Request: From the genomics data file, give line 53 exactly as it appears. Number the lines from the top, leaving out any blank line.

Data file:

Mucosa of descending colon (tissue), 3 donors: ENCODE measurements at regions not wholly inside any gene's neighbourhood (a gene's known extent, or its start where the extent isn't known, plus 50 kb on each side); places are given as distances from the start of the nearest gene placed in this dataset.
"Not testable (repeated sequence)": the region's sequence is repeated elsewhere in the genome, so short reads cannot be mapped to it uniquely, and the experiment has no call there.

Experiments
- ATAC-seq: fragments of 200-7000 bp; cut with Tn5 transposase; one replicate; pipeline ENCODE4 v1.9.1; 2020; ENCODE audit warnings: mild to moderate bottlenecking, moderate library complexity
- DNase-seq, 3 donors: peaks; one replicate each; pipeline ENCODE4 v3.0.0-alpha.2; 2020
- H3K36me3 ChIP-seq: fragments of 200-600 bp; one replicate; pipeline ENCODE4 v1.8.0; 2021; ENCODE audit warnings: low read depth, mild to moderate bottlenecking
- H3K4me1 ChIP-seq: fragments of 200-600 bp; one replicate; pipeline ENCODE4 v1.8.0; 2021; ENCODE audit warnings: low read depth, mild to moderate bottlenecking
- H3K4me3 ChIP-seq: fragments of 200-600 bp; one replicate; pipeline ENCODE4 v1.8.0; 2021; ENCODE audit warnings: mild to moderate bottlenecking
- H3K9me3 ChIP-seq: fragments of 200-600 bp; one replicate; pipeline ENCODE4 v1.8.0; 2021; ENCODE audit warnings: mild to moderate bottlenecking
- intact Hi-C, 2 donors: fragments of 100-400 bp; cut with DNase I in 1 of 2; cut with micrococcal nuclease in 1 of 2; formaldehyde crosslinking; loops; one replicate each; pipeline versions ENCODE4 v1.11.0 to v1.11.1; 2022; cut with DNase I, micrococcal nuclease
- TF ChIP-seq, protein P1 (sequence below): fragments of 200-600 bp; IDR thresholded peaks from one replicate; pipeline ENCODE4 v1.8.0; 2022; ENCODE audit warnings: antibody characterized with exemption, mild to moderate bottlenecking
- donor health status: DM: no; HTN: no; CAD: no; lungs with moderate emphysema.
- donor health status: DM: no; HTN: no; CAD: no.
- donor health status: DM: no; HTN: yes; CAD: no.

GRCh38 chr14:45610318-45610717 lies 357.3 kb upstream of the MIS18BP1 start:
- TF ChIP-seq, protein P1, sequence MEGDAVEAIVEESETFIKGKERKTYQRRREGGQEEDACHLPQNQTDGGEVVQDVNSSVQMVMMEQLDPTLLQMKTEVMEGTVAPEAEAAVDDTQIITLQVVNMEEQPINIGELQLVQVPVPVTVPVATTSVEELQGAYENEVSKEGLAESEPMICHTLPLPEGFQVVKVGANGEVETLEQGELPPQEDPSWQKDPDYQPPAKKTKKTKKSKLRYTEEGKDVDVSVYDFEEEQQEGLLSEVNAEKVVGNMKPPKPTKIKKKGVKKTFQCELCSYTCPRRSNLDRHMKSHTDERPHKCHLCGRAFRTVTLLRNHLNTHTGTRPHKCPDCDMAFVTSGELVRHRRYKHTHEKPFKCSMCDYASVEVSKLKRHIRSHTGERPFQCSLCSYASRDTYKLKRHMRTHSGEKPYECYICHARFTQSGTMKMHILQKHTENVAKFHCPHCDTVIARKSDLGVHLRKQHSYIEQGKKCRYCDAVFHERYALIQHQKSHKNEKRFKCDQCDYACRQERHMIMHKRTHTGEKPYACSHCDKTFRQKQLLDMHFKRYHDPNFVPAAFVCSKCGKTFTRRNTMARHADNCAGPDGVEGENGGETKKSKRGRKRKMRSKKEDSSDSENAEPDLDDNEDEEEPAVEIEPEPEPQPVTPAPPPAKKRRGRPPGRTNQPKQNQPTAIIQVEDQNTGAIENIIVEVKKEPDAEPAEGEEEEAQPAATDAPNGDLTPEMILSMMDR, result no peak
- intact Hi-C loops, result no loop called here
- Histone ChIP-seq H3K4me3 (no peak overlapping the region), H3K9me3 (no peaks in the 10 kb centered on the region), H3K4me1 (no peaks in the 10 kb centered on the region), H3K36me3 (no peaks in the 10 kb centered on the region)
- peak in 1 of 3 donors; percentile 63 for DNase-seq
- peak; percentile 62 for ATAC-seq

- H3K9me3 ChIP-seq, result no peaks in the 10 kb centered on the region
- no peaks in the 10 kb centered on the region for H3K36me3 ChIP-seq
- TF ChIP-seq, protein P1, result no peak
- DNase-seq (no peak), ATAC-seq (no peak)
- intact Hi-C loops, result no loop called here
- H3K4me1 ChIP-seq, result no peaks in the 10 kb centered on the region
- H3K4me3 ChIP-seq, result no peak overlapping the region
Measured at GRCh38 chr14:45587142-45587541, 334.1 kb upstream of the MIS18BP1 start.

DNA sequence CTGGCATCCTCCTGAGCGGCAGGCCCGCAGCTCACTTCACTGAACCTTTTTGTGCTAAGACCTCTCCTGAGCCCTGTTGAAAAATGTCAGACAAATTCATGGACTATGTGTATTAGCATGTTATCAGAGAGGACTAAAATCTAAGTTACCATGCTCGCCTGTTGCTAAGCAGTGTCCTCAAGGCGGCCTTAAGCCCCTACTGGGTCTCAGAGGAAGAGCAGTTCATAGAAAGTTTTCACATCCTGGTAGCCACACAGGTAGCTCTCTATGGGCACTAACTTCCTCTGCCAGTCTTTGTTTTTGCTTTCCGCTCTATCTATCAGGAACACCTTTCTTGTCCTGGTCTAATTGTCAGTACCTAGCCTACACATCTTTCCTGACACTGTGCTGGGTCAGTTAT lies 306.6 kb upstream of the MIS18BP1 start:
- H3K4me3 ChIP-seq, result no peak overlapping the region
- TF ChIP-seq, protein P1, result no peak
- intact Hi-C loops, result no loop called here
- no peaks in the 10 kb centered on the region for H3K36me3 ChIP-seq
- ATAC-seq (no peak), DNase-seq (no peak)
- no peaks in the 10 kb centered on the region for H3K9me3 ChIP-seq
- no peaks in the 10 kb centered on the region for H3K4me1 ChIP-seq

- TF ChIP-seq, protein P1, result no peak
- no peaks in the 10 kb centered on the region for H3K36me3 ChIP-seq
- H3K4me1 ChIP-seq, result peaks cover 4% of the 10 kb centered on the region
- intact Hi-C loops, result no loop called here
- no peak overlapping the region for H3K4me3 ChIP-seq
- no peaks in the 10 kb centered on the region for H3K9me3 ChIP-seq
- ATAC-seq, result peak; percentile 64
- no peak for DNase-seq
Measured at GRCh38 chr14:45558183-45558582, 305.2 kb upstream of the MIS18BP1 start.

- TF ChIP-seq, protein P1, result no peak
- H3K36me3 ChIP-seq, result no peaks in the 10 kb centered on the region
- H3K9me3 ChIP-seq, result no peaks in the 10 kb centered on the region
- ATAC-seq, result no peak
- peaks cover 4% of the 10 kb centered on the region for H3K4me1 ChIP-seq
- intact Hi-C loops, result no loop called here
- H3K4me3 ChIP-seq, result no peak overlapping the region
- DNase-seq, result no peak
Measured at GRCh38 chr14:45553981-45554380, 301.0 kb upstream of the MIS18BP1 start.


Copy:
- DNase-seq, result no peak